Recent debuts include New York’s Carnegie Hall, the Berlin Philharmonie, Vienna Konzerthaus, Hamburg’s Elbphilharmonie, Paris Philharmonie and the Concertgebouw in Amsterdam. The Castalian String Quartet performs frequently at the Wigmore Hall in its home city of London. In 2018 they recorded Haydn’s Op.76 quartets for the Wigmore Live label and were joined by pianists Stephen Hough and Cédric Tiberghien, violist Isabel Charisius and clarinetist Michaels Collins for a Brahms and Schumann series in the 2019-20 season. Their next Wigmore Hall cycle will feature all three quartets by Benjamin Britten. The quartet often appears at festivals such as Spoleto USA, Aldeburgh, North Norfolk, Cheltenham, East Neuk, Lockenhaus and Heidelberger Frühling. Recent and upcoming premieres include works by Charlotte Bray, Edmund Finnis, Mark Simpson, Simon Rowland-Jones and Sir Mark-Anthony Turnage.
The Castalian String Quartet’s 2022 release Between Two Words (Delphian Records), presenting music by Orlando di Lasso, Thomas Adès, Ludwig van Beethoven and John Dowland, was given a double five-star review as BBC Music Magazine’s ‘Album of the Month’: “this outstanding disc offers listeners a true philosophical journey…a series of intricately connected works, each performed with rare beauty and originality by a quartet at the height of its powers…[the Heiliger Dankgesang from Beethoven Op.132] is nothing short of a revelation in its lucidity of line and sheer beauty of sound.”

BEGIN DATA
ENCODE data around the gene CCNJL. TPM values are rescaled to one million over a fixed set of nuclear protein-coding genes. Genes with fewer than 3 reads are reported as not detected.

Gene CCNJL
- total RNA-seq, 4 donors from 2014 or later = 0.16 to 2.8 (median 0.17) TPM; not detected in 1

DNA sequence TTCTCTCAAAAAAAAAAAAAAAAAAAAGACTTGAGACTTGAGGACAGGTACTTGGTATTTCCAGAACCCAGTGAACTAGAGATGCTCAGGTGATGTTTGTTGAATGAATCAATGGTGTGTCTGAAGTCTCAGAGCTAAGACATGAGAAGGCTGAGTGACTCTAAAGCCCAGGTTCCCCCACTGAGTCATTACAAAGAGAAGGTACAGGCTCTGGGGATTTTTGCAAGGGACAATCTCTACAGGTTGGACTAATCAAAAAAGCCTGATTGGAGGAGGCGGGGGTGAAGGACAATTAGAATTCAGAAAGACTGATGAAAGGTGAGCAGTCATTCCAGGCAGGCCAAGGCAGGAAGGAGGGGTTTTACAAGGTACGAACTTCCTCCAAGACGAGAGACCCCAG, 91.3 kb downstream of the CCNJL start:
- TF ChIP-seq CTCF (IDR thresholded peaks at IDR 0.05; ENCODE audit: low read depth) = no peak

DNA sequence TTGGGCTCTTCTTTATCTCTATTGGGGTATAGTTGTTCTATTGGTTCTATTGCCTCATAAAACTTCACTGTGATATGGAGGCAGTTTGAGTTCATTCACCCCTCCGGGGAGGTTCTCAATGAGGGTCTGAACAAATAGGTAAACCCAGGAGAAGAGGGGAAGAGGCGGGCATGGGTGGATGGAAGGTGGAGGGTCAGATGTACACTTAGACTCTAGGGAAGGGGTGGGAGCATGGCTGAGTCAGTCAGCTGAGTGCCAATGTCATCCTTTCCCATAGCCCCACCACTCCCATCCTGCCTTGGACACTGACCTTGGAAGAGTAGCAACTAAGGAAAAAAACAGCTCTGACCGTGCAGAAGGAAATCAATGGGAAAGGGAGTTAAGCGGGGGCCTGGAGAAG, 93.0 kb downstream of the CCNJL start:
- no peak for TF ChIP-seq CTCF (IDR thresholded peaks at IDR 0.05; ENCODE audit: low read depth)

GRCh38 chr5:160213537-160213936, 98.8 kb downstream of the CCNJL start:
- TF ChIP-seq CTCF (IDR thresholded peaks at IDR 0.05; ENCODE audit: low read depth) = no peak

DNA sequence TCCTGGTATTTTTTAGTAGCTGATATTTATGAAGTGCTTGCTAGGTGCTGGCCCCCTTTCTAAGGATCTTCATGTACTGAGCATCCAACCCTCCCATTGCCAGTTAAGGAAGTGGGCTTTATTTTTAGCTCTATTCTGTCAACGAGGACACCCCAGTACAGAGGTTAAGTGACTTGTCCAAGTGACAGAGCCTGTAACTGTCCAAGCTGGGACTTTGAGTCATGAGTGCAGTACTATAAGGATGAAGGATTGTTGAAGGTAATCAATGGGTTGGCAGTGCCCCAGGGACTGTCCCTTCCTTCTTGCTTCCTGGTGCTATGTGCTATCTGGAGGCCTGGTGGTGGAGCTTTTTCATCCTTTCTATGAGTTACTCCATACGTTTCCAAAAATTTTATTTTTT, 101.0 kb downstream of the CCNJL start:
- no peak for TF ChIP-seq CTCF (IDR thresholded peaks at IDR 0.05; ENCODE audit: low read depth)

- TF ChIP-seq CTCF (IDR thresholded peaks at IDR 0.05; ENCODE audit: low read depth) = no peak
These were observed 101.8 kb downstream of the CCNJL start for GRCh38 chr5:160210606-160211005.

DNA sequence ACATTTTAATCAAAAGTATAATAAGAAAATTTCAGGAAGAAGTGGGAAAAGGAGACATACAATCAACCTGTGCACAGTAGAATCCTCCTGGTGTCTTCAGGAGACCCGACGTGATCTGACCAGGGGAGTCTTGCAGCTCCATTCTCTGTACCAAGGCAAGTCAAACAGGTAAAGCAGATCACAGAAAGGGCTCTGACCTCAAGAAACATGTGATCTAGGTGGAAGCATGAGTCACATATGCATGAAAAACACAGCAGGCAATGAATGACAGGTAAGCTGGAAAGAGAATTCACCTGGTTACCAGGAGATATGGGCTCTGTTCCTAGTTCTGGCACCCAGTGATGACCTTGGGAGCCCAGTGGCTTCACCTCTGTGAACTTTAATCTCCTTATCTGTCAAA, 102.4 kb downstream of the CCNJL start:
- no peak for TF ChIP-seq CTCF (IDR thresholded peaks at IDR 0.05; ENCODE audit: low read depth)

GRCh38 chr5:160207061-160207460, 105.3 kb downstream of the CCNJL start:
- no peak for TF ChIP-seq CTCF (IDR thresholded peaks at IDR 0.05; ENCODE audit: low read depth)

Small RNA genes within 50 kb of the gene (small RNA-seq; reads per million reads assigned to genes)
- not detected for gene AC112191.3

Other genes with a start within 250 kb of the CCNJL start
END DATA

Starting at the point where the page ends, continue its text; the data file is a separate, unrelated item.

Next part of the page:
The quartet’s name is derived from the Castalian Spring in the ancient city of Delphi. According to Greek mythology, the nymph Castalia transformed herself into a fountain to evade Apollo’s pursuit, thus creating a source of poetic inspiration for all who drink from her waters. Committed to inspiring a diverse audience for classical music, the Castalians have performed everywhere from the great concert halls to maximum security prisons and even the Colombian rainforest.
This concert forms part of the Hans Keller String Quartet Residency at the Oxford University Faculty of Music. The Faculty are grateful for the generosity of The Cosman Keller Art & Music Trust for their donation to the Castalian String Quartet to support this concert.
To find out more about this residency and other performances, please visit our residency page.